3. Proportions of MDSCs and M2 macrophages decrease in Adar1-null

In their study, Ishizuka and colleagues noticed a decreased proportion of MDSCs (myeloid-derived suppressor cells – known for the ability to suppress T cell responses) and M2 macrophage populations (known for tumor promotion) in Adar1-null model. Let’s check this out by BBrowser within a few steps.

As there are two replicates for each condition (Adar1-null and Control), we will see four groups in the metadata: ADAR_S1, ADAR_S2, Control_S3, Control_S4.  We merge ADAR_S1 and ADAR_S2 into “Adar1-null”. We merge Control_S3 and Control_S4 into Control.

Fig. 2a: Merging ADAR_S1 and ADAR_S2 into “Adar1-null” group.

Fig. 2b: The finished plot that merged replicates into one group

After merging the metadata, we identify MDSC population using marker gene Cxcl3. We get the exact number of cells with positive expression in each group: Control (442), Adar1-null (80), and Spiked-in tumor cells (87). The remaining job is to find and compare the ratios of Cxcl3+ cells in Adar1-null and Control. This ratio in Adar1-null is 80/3298=2.4%, which is extremely low compared to the ratio in Control: 442/4216=10.4%.

Fig. 3: M2 macrophage cluster (left: Sepp1, right: Clec10a)

We detect M2 macrophage population using Sepp1 and Clec10a as marker genes (Fig. 3). Again, we want to see the differences of M2 macrophage population in the two conditions: Adar1-null and Control. As shown in BBrowser, 86% of the cells in the M2 macrophage cluster are originated from Control mice.

Fig. 4: M2 macrophage composition in the two conditions: Adar1-null and Control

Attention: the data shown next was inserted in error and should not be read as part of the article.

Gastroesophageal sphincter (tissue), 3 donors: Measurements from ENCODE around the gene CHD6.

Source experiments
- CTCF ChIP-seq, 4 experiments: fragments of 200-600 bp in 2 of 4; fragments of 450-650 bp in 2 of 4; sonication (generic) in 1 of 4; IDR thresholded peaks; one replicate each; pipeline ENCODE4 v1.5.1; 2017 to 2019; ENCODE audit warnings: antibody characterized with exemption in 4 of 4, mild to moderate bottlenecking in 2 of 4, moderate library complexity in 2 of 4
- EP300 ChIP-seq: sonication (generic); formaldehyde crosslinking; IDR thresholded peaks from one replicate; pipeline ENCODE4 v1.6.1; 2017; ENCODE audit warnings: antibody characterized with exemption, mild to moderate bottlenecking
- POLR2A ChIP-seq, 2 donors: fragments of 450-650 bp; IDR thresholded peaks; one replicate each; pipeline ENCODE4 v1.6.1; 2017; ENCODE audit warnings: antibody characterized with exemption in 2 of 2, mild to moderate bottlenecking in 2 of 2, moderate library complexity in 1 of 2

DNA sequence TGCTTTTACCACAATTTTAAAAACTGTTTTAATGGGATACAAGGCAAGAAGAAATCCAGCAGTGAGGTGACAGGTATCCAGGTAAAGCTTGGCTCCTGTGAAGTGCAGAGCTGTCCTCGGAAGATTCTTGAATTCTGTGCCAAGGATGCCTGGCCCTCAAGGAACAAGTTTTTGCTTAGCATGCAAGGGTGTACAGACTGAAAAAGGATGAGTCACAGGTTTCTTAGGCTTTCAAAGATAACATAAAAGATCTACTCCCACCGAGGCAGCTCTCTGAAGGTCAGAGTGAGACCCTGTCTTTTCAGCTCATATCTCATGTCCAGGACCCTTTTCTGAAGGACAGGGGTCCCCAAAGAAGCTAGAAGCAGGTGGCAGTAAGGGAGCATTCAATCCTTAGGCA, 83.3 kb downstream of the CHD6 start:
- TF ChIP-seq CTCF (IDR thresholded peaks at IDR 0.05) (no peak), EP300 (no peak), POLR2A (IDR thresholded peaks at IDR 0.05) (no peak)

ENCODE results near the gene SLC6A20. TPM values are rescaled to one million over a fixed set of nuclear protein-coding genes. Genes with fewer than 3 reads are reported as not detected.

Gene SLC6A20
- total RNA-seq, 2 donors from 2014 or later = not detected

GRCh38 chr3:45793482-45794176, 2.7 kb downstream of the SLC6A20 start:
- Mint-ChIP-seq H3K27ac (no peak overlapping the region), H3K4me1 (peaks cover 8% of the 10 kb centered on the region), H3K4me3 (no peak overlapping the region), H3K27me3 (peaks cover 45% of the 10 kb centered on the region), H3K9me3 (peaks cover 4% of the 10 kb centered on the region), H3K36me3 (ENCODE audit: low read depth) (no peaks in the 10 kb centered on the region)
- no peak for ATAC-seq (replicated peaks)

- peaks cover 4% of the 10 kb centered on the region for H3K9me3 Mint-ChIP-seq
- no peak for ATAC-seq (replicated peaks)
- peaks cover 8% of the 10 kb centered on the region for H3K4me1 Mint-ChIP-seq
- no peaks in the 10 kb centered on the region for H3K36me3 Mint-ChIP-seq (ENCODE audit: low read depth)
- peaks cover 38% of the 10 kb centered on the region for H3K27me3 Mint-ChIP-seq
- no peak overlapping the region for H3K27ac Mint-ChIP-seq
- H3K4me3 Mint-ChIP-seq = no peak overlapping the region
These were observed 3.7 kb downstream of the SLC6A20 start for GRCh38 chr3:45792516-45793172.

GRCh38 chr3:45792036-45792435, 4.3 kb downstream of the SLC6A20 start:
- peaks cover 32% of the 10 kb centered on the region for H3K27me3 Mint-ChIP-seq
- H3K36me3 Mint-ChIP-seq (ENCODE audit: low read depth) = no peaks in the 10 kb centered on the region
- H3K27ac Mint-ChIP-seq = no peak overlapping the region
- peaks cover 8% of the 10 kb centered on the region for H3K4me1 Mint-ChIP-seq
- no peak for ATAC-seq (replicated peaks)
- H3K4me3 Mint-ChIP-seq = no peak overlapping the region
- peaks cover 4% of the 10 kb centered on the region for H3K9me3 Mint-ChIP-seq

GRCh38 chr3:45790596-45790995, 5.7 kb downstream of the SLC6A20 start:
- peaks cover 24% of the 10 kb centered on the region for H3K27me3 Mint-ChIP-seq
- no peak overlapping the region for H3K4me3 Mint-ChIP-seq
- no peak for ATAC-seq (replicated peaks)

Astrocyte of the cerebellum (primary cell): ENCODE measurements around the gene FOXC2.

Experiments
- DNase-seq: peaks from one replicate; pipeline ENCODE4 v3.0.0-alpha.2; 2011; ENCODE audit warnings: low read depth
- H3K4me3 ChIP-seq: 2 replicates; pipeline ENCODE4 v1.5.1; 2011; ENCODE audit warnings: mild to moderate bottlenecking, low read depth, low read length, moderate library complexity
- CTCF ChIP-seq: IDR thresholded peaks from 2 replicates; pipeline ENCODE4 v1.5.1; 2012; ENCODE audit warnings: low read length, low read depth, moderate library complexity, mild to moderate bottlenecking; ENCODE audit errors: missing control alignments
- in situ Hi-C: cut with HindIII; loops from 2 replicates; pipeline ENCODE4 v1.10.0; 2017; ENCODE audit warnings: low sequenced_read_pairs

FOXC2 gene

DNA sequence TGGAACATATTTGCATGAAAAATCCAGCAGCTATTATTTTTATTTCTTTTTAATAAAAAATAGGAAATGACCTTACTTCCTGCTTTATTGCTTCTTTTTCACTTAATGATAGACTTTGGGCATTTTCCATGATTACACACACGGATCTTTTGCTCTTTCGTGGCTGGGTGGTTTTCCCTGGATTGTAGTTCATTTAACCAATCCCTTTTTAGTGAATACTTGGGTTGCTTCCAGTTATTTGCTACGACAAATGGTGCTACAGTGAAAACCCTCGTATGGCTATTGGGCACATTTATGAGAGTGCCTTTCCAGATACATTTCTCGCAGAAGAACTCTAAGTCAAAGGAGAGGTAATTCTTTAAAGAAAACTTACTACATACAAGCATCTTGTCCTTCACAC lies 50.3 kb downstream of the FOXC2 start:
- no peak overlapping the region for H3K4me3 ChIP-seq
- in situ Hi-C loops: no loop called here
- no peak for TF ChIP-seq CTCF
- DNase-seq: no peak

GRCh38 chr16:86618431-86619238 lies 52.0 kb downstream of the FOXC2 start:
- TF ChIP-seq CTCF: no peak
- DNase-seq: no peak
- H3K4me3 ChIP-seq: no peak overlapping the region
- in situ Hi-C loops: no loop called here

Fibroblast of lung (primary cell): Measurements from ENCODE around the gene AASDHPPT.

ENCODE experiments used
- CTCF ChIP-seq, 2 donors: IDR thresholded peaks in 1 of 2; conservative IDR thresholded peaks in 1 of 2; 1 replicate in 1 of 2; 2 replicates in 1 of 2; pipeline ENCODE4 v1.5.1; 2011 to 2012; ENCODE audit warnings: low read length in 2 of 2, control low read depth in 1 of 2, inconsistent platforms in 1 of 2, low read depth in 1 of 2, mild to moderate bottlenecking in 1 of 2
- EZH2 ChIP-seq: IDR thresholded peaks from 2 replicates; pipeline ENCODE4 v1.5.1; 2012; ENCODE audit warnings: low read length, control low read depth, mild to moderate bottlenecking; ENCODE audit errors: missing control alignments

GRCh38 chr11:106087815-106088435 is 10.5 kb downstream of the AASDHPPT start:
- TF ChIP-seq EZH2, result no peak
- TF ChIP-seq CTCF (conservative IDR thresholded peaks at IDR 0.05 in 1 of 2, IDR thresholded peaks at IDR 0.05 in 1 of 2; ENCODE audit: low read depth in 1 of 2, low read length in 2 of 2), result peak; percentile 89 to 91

4. Comparing Adar1-null and Control in infiltrating immune cells

“Deletion of Adar1 causes a global reshaping of the tumor immune compartment and increased abundance of IFNs.”

To produce this in BBrowser, we perform Gene Set Enrichment Analysis (GSEA) for the most up-regulated genes in Adar1-null compared with the Control model. As a result, “response to type I interferon” was identified in the top list of gene ontologies.

Fig. 5 Gene Set Enrichment Analysis results for up-regulated genes in Adar1-null compared with Control.

Above is our recording of how we explored this amazing work. Apart from these analyses, there are many more functions that you can perform using BBrowser (eg. sub-clustering, DE analysis, and real-time cell-type prediction), and have many flexibilities to explore this dataset in your own way. We welcome all the valuable comments on BBrowser. It is now available for download at www.bioturing.com/product/bbrowser.

Reference:

  1. Manguso, R. T. et al. In vivo CRISPR screening identifies Ptpn2 as a cancer immunotherapy target. Nature 547, 413–418 (2017).
  2. Mannion, N. M. et al. The RNA-editing enzyme ADAR1 controls innate immune responses to RNA. Cell Rep. 9, 1482–1494 (2014).
  3. Ishizuka, J. J. et al. Loss of ADAR1 in tumours overcomes resistance to immune checkpoint blockade. Nature 565, 43–48 (2019).
  4. Srivastava, M.K., Sinha, P., Clements, V.K., Rodriguez, P. & Ostrand-Rosenberg, S. Myeloid-derived suppressor cells inhibit T-cell activation by depleting cystine and cysteine. Cancer Res. 70, 68–77 (2010).
  5. Yuan A. et al. Opposite effects of M1 and M2 macrophage subtypes on lung cancer progression. Sci. Rep. 5, 14273 (2015)